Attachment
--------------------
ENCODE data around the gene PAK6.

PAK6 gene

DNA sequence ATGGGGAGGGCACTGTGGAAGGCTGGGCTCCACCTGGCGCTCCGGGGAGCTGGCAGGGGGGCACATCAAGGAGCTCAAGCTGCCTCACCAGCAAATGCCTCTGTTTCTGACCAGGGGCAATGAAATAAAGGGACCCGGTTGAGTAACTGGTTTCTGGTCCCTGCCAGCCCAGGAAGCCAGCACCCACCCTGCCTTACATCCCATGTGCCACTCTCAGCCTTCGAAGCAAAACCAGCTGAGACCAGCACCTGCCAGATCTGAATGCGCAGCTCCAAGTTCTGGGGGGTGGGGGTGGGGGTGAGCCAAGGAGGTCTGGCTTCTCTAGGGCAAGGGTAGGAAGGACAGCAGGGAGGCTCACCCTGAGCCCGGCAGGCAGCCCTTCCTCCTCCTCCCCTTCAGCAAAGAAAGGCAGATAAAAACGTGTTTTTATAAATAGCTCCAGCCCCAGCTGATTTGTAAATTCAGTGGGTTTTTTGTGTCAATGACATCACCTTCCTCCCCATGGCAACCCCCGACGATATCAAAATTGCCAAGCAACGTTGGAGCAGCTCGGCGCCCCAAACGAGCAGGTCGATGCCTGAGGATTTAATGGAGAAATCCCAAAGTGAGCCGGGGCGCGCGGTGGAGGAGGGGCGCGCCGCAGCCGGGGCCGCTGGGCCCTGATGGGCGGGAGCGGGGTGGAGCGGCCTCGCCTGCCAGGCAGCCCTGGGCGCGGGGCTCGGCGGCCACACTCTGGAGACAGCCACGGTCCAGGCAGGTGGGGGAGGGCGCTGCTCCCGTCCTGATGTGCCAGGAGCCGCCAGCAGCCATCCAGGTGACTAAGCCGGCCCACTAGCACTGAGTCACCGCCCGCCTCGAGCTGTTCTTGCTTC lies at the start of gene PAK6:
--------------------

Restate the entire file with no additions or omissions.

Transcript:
ENCODE data around the gene PAK6.

PAK6 gene

DNA sequence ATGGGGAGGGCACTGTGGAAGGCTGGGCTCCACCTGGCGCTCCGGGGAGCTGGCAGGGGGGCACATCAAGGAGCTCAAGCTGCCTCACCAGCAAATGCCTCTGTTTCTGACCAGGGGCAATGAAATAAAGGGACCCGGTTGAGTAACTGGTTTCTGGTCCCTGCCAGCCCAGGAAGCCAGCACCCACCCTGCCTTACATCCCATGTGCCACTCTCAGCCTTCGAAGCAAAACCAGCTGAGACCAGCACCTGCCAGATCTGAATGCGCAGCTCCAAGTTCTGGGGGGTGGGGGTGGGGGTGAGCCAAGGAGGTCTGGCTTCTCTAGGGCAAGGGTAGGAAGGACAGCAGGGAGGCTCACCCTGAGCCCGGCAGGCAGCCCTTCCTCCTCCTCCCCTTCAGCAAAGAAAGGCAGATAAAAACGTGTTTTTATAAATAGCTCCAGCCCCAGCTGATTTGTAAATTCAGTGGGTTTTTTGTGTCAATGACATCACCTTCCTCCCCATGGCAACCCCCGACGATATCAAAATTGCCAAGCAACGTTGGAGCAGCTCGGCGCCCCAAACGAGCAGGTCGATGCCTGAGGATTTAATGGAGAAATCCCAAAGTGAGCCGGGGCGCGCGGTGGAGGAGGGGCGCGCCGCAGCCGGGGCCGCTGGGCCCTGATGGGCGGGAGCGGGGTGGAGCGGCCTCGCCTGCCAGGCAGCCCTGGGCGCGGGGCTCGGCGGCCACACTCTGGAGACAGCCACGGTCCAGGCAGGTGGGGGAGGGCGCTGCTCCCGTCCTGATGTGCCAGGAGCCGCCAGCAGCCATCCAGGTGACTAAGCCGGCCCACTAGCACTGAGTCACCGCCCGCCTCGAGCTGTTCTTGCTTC lies at the start of gene PAK6: